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A box-office flop on its initial run, Ridley Scott’s Blade Runner (and its numerous post-theatrical re-edits) has since become one of the defining pillars of sci-fi filmmaking. Besides exploring deep, existential questions of what constitutes humanity and the repercussions that come with creating artificial life, the movie features extraordinary performances by Harrison Ford and Rutger Hauer, as well as some of the most emotionally intense action set pieces ever put to film. Moreover, a good portion of the film’s appeal lies in its incorporation of film noir aesthetics—shadow-filled, rainy metropolitan exteriors, a brooding yet resourceful investigator hero, retro ’40s fashion—into its dreary, dystopian setting. At one point, the film even boasted a Philip Marlowe-esque voiceover narration that was thankfully excised from future cuts. Once regarded as a failed experiment, Blade Runner now registers as nothing short of a classic. —M.R.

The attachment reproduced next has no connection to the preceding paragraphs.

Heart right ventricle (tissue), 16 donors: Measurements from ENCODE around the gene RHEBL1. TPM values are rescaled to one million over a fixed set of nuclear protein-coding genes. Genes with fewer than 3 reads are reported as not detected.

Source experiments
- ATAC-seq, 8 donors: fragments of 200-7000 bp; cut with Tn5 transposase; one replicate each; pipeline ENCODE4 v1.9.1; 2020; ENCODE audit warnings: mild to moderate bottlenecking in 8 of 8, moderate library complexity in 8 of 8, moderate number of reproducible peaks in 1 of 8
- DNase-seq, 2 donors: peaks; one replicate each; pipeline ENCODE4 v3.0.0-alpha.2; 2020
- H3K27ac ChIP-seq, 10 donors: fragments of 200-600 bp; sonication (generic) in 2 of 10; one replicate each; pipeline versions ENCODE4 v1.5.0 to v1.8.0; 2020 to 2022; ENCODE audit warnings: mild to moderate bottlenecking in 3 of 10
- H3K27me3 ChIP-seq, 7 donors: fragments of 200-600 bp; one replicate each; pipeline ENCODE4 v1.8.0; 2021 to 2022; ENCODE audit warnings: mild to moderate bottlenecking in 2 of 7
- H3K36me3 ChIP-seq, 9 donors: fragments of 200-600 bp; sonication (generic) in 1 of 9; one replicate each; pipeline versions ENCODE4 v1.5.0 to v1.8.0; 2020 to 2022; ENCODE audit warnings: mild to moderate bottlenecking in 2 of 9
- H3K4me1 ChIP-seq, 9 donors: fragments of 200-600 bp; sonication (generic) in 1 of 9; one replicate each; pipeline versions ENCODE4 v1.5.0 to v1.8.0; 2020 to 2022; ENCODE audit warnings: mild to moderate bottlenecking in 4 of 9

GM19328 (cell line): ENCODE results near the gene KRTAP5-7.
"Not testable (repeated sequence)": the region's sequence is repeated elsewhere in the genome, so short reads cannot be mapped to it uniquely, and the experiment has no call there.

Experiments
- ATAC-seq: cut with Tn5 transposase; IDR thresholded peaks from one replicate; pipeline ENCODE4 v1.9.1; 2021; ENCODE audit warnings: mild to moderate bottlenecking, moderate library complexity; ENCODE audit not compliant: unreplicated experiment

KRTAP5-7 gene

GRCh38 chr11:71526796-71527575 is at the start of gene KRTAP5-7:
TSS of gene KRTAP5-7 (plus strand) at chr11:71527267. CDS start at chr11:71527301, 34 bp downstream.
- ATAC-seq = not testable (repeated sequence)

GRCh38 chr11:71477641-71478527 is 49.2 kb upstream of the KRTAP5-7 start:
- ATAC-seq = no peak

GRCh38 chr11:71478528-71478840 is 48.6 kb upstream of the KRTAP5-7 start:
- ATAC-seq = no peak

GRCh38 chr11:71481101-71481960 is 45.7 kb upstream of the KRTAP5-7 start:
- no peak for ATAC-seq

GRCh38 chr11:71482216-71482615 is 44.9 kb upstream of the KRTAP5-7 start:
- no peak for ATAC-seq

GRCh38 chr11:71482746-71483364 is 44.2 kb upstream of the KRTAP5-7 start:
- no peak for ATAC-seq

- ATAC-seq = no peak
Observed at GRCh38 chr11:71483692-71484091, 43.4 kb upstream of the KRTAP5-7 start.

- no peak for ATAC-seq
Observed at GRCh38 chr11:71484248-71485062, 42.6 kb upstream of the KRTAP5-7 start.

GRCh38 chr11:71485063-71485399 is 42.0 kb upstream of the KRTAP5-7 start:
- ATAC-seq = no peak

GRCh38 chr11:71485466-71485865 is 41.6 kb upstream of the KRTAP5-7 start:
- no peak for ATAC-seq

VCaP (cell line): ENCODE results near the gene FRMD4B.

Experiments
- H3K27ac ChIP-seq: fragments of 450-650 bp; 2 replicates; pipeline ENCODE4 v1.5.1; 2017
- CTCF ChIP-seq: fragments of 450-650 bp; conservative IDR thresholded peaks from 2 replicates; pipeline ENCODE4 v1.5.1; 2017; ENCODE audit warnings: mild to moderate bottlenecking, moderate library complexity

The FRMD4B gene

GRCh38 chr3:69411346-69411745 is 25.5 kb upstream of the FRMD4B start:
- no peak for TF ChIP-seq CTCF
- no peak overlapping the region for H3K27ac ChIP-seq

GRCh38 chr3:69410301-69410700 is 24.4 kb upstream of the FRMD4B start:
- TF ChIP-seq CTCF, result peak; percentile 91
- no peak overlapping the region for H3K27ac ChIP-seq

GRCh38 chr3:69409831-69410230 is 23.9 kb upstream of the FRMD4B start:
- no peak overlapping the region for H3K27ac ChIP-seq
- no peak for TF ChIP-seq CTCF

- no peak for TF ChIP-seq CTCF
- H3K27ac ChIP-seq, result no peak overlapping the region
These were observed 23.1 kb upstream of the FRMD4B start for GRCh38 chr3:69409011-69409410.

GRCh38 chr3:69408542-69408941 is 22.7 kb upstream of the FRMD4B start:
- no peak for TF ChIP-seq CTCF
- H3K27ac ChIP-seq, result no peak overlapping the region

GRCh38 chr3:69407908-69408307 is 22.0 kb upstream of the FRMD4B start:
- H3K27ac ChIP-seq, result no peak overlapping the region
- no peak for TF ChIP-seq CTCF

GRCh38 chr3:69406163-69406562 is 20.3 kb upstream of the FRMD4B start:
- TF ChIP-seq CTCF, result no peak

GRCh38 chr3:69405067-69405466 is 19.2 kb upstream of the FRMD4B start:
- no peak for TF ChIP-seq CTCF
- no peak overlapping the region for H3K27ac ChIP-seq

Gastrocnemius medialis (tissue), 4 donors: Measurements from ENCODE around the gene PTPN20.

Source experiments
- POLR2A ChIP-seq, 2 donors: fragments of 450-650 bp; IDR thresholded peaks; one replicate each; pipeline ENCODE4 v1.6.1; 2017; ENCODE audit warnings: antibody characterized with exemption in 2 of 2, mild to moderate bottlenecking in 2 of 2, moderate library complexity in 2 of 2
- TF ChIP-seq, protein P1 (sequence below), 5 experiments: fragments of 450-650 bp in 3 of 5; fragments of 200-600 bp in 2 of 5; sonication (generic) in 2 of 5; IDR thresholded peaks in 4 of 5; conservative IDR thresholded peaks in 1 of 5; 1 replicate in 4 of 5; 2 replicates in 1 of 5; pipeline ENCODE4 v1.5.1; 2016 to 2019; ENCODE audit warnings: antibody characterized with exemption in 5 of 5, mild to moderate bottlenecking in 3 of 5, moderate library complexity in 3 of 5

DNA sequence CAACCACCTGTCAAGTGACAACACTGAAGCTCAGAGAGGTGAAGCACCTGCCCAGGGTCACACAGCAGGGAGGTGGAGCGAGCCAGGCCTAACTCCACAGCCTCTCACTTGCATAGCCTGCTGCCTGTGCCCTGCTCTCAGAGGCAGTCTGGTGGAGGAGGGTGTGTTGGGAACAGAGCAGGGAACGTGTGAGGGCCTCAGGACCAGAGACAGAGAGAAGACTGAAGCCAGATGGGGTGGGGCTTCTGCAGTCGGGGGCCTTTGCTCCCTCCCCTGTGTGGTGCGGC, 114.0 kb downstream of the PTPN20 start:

3. Croupier

croupier-poster.jpg Year: 1998
Director: Mike Hodges
Stars: Clive Owen, Kate Hardie, Alex Kingston
Rating: TV-MA

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Get Carter director Mike Hodges’s last great film was budding star Clive Owen’s first. In fact, even now, Croupier may be the best thing Owen has ever done, playing a struggling novelist who takes a job at a casino, looking for inspiration but finding mostly trouble. Watch this film now to be reminded where the actor first prompted speculation that he’d make a great James Bond: His character Jack Manfred isn’t a super-spy, but he’s got the jet-black suaveness, lady-killing panache and dry wit we associate with 007. Croupier is a movie attracted to the sleazier side of life, and Owen’s antihero was the perfect tour guide. —Tim Grierson


4. Night in Paradise

night-in-paradise-poster.jpg Year: 2021
Director: Park Hoon-jung
Stars: Uhm Tae-goo, Jeon Yeo-been, Cha Seung-won, Park Ho-san
Runtime: 131 minutes